Quick Review: The Stranger by Albert Camus

“Maman died today. Or yesterday maybe, I don’t know. I got a telegram from the home: “Mother deceased. Funeral tomorrow. Faithfully yours.” These opening lines from Albert Camus’ timeless classic, “The Stranger,” encapsulate the essence of the novel and set the stage for a thought-provoking exploration of the absurdity of existence. As a first-person narrative […]

Review: American Prometheus – An Oppenheimer biography

American Prometheus by Kai Bird and Martin J. Sherwin is a captivating biography of Robert Oppenheimer, the physicist who led the Manhattan Project, which developed the atomic bomb. The book provides insights into Oppenheimer’s life, his commitment to ethical reflection, intellectual curiosity, interdisciplinary thinking, and humility. In this blog post, we will review American Prometheus, […]

Quick Review: The Immortal Life of Henrietta Lacks

The Immortal Life of Henrietta Lacks by Rebecca Skloot is a non-fiction book that tells the story of a woman whose cancer cells were taken without her knowledge in 1951 and used for scientific research. The Immortal HeLa Cells The HeLa cells was the first immortal cell line ever discovered. This means that they can […]

Quick Review: Hold on To Your Kids by Gabor Maté

Being a parent is hard. Children have not changed for the worse, but the culture and context of parenting have become a challenge. In Hold on to Your Kids, authors Gabor Maté and Gordon Neufeld argue that peers have become the primary influence on children’s behavior, leading to numerous social and emotional challenges. Attachment: The […]

Quick Review: Never Finished by David Goggins

David Goggins, the author of Never Finished, was hit and abused as a child and a victim of racism. However, instead of succumbing to his traumatic experiences, he found a way to channel his demons. He decided to become the toughest person on earth and actively sought out the most demanding physical and mental challenges […]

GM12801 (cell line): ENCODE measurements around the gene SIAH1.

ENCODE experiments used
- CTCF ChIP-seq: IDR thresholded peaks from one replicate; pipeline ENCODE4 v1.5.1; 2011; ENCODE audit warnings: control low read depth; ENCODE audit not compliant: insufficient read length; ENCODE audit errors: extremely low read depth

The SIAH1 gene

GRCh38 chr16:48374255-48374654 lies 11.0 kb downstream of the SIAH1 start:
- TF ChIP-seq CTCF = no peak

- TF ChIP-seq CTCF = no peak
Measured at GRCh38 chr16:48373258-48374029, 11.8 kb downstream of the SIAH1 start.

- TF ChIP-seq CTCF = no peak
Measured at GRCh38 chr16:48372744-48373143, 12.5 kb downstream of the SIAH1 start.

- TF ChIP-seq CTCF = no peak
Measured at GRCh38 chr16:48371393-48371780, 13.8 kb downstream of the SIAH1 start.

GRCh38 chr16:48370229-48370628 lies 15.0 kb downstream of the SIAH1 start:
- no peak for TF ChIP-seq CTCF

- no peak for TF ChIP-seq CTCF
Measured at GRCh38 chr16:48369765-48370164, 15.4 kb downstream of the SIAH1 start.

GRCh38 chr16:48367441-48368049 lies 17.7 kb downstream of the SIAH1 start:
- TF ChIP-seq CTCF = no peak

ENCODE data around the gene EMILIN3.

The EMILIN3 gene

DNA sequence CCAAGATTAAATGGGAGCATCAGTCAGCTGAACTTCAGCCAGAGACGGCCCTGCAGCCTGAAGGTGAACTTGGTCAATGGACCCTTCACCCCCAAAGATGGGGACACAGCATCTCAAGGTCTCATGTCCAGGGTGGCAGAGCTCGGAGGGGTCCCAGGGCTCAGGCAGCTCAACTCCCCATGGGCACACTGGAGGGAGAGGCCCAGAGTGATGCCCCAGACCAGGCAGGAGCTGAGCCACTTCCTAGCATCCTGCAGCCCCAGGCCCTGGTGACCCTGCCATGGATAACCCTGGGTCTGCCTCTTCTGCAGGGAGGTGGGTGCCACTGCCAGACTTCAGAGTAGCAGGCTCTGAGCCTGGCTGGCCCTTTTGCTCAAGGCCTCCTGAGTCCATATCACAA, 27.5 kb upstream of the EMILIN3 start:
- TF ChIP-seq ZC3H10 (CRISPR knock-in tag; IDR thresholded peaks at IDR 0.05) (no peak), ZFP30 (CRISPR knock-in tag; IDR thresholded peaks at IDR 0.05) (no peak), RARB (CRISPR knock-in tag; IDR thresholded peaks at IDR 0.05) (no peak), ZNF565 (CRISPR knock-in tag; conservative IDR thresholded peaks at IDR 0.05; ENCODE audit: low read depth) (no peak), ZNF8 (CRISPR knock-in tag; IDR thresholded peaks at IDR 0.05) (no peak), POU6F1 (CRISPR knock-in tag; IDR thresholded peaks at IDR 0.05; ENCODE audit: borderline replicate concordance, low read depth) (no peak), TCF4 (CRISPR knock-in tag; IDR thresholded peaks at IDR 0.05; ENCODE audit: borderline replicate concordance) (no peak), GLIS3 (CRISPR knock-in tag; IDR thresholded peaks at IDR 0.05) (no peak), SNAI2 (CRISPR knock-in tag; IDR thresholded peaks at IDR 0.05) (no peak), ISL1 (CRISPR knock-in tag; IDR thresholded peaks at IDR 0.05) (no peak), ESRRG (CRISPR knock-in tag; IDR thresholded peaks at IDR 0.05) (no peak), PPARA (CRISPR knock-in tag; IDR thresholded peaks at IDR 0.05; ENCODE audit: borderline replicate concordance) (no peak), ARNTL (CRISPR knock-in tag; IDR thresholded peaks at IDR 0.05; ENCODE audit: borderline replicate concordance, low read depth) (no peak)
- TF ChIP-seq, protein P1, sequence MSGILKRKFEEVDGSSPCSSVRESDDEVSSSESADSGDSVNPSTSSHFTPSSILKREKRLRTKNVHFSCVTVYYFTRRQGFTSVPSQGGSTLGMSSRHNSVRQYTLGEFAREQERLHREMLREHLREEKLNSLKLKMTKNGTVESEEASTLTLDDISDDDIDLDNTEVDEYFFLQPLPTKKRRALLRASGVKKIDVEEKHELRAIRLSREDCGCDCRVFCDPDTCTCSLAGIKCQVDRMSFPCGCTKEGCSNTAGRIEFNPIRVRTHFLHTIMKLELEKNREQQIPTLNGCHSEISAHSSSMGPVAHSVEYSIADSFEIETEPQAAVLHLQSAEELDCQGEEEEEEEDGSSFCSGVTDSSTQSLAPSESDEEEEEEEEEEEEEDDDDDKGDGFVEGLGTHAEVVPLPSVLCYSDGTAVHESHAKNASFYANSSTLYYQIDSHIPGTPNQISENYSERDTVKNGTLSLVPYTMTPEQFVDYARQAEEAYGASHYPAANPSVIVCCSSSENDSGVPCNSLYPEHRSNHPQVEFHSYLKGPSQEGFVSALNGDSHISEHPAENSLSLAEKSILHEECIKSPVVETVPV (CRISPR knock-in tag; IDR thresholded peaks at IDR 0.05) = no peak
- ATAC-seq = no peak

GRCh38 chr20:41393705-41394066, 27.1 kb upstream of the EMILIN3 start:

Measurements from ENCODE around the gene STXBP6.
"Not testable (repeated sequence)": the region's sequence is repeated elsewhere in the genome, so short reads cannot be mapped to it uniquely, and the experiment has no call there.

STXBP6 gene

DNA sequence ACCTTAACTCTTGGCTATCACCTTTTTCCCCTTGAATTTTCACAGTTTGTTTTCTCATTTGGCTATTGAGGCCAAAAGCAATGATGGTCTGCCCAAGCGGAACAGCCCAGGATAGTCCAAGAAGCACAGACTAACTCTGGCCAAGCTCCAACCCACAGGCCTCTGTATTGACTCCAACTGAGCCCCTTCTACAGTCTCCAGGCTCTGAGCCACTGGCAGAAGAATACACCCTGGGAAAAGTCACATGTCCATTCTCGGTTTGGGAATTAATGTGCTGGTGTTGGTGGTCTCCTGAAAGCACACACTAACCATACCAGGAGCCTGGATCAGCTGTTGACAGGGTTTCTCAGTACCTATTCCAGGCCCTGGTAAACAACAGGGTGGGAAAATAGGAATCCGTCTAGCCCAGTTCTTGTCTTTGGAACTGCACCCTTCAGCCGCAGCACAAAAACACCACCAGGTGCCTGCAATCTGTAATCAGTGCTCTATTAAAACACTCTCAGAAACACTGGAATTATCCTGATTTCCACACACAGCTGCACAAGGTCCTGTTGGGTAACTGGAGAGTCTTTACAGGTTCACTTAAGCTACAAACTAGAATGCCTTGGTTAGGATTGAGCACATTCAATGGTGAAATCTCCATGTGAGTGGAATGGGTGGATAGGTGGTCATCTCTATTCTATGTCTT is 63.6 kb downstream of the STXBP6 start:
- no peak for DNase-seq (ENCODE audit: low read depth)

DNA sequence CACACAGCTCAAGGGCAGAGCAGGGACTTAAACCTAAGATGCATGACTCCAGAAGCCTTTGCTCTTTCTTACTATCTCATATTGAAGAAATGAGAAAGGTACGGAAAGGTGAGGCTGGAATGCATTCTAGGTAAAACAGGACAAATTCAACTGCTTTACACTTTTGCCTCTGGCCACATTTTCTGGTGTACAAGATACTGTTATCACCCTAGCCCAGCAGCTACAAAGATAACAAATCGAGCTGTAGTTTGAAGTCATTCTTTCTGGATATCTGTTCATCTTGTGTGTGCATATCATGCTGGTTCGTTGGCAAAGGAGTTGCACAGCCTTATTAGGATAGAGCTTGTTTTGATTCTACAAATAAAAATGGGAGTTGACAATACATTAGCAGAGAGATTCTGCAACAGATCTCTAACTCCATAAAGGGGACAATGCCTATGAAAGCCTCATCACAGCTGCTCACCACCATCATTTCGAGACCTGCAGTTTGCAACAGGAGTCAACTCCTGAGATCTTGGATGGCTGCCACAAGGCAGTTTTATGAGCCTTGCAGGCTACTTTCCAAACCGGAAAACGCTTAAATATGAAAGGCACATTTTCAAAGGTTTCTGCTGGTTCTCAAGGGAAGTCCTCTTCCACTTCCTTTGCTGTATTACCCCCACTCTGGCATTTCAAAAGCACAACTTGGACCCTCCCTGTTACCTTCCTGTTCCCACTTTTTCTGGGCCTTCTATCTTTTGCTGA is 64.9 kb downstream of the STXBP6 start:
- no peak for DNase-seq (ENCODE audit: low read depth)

The Stoicism of Tom Wolfe’s A Man in Full

At the BookLab, I sometimes turn to fiction that can enlighten us about the human condition and offer guidance on how to cope with adversity. A book that fits this category is A Man in Full, a novel by Tom Wolfe that explores themes of race, class, power, and the American Dream in the context […]

Quick Review: Stoicism and the Art of Happiness

In his book “Stoicism and the Art of Happiness“, the author Donald Robertson explores the ancient philosophy of Stoicism and its relevance to modern life. Through accessible and engaging writing, Robertson offers readers an understanding of the key tenets of Stoicism and how they can be applied to find greater happiness and fulfilment in life. […]

Quick Review: Superintelligence by Nick Bostrom

In Superintelligence, Nick Bostrom, paints a gloomy picture of what’s in store for us would we ever develop a superintelligence. It left me depressed, but I think it’s essential to have rudimentary understanding of the challenges a general artificial intelligence would entail. This book presents potential paths to reach superintelligence and dives deep into the […]

Remember what you Read – SECRETS for remembering books

Are you tired of reading a bunch of books and still feeling like you forget what you read? Well, you’re not alone. In this video, I’m going to share with you 3 techniques to help you remember what you read. 1. Summarize in your own words Summarizing the book you read in your own words […]

Quick Review: Psychology of Intelligence Analysis

Psychology of Intelligence Analysis by Richard J. Heuer is a classic book that explores the psychological factors affecting the quality of intelligence analysis, including bias, group dynamics, and cognitive limitations. It provides insights on the importance of structured analytical techniques, diverse perspectives, and the role uncertainty in intelligence analysis. Analytic thinking is a practice skill […]

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